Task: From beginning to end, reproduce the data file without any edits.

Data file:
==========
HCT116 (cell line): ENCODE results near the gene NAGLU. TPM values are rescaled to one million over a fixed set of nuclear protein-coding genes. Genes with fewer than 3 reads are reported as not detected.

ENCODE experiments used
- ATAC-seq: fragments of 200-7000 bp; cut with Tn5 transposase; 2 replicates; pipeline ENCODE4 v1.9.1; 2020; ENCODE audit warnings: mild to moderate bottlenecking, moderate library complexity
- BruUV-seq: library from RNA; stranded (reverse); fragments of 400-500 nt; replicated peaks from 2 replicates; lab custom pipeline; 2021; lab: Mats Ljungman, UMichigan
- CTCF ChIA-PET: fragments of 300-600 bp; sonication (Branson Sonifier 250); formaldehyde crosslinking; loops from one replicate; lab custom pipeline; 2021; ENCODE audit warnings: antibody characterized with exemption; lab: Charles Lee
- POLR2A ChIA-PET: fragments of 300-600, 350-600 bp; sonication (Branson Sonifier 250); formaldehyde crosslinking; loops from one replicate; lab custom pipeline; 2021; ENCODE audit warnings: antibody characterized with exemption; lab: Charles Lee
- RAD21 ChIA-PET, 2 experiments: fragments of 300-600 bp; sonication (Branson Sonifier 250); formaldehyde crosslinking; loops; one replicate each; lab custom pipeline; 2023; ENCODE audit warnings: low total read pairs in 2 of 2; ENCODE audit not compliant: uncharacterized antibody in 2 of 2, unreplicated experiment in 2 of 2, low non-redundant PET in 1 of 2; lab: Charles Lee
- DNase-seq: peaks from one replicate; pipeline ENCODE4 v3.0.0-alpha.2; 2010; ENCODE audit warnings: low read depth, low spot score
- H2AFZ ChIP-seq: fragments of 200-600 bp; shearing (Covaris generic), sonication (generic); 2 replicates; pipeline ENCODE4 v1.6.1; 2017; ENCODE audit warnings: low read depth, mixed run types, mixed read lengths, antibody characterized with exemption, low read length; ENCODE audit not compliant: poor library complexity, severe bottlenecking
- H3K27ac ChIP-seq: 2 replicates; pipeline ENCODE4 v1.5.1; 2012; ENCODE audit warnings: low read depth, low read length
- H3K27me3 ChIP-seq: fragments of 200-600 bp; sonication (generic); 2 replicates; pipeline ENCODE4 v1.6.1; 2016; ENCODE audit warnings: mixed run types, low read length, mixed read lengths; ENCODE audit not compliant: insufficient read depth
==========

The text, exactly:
HCT116 (cell line): ENCODE results near the gene NAGLU. TPM values are rescaled to one million over a fixed set of nuclear protein-coding genes. Genes with fewer than 3 reads are reported as not detected.

ENCODE experiments used
- ATAC-seq: fragments of 200-7000 bp; cut with Tn5 transposase; 2 replicates; pipeline ENCODE4 v1.9.1; 2020; ENCODE audit warnings: mild to moderate bottlenecking, moderate library complexity
- BruUV-seq: library from RNA; stranded (reverse); fragments of 400-500 nt; replicated peaks from 2 replicates; lab custom pipeline; 2021; lab: Mats Ljungman, UMichigan
- CTCF ChIA-PET: fragments of 300-600 bp; sonication (Branson Sonifier 250); formaldehyde crosslinking; loops from one replicate; lab custom pipeline; 2021; ENCODE audit warnings: antibody characterized with exemption; lab: Charles Lee
- POLR2A ChIA-PET: fragments of 300-600, 350-600 bp; sonication (Branson Sonifier 250); formaldehyde crosslinking; loops from one replicate; lab custom pipeline; 2021; ENCODE audit warnings: antibody characterized with exemption; lab: Charles Lee
- RAD21 ChIA-PET, 2 experiments: fragments of 300-600 bp; sonication (Branson Sonifier 250); formaldehyde crosslinking; loops; one replicate each; lab custom pipeline; 2023; ENCODE audit warnings: low total read pairs in 2 of 2; ENCODE audit not compliant: uncharacterized antibody in 2 of 2, unreplicated experiment in 2 of 2, low non-redundant PET in 1 of 2; lab: Charles Lee
- DNase-seq: peaks from one replicate; pipeline ENCODE4 v3.0.0-alpha.2; 2010; ENCODE audit warnings: low read depth, low spot score
- H2AFZ ChIP-seq: fragments of 200-600 bp; shearing (Covaris generic), sonication (generic); 2 replicates; pipeline ENCODE4 v1.6.1; 2017; ENCODE audit warnings: low read depth, mixed run types, mixed read lengths, antibody characterized with exemption, low read length; ENCODE audit not compliant: poor library complexity, severe bottlenecking
- H3K27ac ChIP-seq: 2 replicates; pipeline ENCODE4 v1.5.1; 2012; ENCODE audit warnings: low read depth, low read length
- H3K27me3 ChIP-seq: fragments of 200-600 bp; sonication (generic); 2 replicates; pipeline ENCODE4 v1.6.1; 2016; ENCODE audit warnings: mixed run types, low read length, mixed read lengths; ENCODE audit not compliant: insufficient read depth